Educurious might disrupt more resource intensive face-to-face mentoring that would be needed to match the high-touch guidance that helicopter parents themselves tend to provide or the expert advice a professional parent can lend to his own children in their professional pursuits. It’s also worth noting that Educurious could disrupt features of the classroom experience. As the program integrates experts and projects into classroom teaching, online experts may not disrupt teachers per se; their guidance, however, could target topic areas where teachers lack in depth expertise in certain subject areas. Moreover, virtual mentorship may stand to become even more prevalent as online course delivery grows as a means for quality control and just-in-time personalized supports. As Udacity CEO Sebastian Thrun proposed last week in a letter to the Financial Times, teaming up his company’s MOOCs with appropriate mentoring stands to produce dramatically better results for students in blended-learning environments. Down the line, as the technology improves, might such mentoring also take place online?

With a slightly different focus on global collaboration, virtual exchange programs like Global Nomads Group and iEARN are less geared to reshape students’ relationships with adults, but they do provide students with a platform to study alongside students from other countries. This could disrupt expensive language programs by offering conversation practice with native speakers abroad, such as iEARN’s Hindi program run in Edison, N.J.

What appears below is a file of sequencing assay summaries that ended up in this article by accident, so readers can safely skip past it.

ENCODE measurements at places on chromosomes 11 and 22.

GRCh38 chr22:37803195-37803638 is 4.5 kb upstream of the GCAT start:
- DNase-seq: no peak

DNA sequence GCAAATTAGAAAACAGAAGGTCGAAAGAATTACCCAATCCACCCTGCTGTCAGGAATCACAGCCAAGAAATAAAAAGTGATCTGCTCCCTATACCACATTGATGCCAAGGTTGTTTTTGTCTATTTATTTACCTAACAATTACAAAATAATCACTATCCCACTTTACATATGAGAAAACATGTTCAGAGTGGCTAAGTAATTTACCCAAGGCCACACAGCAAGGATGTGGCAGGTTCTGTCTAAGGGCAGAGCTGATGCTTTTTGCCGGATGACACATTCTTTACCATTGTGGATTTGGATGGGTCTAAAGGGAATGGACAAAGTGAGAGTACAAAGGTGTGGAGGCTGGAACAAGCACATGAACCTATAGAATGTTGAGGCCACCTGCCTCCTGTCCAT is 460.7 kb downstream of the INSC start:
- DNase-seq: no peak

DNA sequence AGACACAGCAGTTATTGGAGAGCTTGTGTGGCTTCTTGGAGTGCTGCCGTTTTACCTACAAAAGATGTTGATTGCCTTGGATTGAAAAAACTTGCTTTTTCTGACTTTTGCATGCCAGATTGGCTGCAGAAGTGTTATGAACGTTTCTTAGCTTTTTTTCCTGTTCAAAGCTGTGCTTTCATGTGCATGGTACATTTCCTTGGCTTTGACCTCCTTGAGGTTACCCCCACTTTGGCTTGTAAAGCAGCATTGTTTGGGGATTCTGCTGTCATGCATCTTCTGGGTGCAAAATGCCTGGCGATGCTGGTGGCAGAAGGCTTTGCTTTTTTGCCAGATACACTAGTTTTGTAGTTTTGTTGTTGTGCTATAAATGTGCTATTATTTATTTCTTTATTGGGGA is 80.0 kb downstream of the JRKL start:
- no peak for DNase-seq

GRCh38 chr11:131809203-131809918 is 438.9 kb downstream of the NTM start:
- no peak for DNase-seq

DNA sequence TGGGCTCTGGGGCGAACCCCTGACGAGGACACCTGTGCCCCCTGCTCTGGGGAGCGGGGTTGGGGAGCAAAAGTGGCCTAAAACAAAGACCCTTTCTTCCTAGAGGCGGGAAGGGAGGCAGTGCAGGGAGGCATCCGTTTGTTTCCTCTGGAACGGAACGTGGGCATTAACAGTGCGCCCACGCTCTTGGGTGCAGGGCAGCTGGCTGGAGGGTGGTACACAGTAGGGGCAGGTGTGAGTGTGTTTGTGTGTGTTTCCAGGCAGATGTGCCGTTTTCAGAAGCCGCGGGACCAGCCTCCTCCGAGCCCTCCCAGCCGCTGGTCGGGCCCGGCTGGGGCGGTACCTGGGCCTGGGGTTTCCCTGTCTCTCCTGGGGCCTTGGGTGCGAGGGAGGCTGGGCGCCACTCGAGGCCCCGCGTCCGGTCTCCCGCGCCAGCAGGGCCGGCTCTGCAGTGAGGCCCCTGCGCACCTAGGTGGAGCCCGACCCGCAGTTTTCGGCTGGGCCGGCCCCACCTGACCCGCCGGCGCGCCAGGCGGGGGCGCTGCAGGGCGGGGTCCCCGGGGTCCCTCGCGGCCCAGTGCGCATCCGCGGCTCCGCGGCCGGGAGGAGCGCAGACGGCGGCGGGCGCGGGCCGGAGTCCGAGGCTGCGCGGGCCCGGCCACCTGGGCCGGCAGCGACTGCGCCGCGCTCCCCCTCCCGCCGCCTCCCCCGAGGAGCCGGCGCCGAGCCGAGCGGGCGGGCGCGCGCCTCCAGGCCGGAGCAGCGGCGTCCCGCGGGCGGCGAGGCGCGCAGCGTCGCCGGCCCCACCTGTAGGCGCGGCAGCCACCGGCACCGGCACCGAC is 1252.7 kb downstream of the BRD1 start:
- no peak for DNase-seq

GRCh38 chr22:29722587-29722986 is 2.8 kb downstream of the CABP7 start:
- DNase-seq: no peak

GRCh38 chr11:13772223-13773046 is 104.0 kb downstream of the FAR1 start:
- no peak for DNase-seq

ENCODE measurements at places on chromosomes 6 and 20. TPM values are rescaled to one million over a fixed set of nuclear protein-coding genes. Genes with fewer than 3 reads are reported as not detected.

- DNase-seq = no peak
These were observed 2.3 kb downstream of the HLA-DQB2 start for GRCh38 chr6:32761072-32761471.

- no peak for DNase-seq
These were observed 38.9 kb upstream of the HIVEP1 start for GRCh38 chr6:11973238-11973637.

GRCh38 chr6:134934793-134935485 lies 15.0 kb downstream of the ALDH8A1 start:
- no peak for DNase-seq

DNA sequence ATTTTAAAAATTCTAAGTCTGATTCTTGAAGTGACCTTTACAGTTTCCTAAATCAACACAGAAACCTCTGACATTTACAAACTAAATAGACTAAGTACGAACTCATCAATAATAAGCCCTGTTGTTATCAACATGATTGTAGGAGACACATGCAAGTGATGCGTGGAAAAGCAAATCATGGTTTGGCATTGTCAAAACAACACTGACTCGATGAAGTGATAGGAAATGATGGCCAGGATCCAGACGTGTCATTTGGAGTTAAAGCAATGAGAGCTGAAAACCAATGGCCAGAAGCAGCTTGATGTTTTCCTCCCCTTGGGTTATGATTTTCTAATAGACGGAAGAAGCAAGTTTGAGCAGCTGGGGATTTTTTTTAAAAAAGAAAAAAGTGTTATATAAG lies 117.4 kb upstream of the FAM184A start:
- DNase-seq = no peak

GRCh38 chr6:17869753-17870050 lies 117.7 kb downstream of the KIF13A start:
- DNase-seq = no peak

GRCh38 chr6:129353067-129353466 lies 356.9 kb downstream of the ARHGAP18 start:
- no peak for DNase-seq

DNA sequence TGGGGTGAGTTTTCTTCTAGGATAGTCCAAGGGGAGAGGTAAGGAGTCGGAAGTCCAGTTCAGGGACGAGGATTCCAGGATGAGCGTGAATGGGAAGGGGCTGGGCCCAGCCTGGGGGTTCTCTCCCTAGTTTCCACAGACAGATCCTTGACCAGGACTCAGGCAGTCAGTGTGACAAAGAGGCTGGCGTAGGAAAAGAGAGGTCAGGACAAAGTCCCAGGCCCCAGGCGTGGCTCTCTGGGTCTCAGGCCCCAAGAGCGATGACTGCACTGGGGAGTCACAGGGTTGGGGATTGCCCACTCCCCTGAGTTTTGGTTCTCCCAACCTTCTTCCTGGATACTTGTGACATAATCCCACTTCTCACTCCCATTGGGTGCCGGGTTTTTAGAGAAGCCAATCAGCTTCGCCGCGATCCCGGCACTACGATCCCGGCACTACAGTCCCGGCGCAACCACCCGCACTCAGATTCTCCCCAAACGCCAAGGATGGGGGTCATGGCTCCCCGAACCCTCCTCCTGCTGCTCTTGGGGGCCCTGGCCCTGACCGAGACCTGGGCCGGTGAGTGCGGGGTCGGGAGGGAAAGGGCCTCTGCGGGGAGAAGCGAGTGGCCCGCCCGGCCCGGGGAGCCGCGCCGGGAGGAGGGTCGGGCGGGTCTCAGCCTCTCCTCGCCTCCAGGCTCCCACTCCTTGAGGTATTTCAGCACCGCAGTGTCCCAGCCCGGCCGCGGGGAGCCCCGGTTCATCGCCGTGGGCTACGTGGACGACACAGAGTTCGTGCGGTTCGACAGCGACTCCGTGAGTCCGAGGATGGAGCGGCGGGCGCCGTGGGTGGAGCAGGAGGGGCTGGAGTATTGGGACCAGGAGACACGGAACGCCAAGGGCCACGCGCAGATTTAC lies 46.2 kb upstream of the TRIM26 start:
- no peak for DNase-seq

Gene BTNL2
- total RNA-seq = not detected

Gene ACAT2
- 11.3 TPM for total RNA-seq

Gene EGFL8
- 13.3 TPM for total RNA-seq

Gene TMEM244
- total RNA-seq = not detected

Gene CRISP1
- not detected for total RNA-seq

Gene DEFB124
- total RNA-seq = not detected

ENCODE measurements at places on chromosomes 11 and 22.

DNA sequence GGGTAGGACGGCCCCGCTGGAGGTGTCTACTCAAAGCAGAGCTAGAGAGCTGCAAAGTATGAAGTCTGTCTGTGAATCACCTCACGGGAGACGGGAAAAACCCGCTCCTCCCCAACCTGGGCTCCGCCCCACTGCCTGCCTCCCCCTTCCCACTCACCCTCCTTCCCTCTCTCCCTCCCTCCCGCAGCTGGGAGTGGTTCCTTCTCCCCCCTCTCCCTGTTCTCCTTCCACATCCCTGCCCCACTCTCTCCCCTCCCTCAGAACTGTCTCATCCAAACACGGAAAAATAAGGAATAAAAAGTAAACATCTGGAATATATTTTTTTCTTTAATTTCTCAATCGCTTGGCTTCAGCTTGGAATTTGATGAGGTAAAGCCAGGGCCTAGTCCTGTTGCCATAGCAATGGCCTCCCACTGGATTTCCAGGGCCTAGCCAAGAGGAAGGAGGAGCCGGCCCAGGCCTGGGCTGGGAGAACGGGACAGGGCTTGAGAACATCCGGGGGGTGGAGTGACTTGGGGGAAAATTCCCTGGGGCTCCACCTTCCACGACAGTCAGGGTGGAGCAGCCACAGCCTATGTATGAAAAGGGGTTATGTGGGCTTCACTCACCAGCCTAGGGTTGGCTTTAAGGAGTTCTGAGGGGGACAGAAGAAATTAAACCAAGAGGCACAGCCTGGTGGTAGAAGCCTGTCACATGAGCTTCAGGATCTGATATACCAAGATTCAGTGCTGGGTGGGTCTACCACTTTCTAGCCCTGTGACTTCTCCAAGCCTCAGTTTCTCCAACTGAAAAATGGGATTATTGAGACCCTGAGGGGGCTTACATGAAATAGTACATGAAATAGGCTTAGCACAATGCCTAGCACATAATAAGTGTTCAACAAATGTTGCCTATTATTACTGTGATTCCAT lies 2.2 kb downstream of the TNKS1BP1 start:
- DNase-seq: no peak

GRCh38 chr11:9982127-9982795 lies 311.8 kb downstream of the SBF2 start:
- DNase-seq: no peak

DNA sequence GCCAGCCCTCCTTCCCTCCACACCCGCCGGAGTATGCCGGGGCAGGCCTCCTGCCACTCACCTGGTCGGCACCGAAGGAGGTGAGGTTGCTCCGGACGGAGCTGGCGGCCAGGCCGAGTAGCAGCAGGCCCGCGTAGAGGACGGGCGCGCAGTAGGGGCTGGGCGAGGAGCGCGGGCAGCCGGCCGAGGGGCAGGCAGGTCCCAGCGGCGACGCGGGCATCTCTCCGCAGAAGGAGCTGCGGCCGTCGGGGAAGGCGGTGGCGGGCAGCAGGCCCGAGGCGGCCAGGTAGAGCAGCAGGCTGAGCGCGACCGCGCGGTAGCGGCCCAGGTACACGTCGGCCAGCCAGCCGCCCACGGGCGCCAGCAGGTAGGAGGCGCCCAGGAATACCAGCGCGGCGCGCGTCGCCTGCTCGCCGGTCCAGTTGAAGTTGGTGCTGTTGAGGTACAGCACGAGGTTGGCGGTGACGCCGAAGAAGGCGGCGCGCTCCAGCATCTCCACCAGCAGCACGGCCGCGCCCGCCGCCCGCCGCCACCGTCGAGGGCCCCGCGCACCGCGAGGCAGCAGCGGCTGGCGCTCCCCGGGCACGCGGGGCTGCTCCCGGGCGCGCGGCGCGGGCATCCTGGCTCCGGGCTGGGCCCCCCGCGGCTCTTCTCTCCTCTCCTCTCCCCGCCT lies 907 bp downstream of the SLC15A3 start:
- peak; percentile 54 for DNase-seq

Moreover, these exchange programs might disrupt the premium that colleges increasingly place on international experience among their applicants. Currently, study abroad comes at a high price tag, placing working-class students at a distinct disadvantage. As Chris Plutte, co-founder and executive director of Global Nomads Group, pointed out, “if you want to be career ready, you have to have engaged internationally. It’s a critical thing.… How are we going to do that? We can’t just move people on physical exchanges.” If Global Nomads Group or iEARN can offer a cheaper alternative, international experience may actually be within reach for those students who otherwise couldn’t afford to fly halfway across the world for cross-cultural experience to write about in their college essays.

If career and college success are the end goal of personalized educational programs, we can’t pretend that academic mastery is all it takes to succeed. As Michael Golden, CEO of Educurious, put it, “we are the product of our networks.” Disruptive technologies may play a part in expanding and deepening students’ networks where gaps in social capital are placing them at a disadvantage in college and beyond.

-Julia Freeland

Julia Freeland is a research fellow in education at the Clayton Christensen Institute for Disruptive Innovation. This blog entry first appeared on the blog of the Christensen Institute.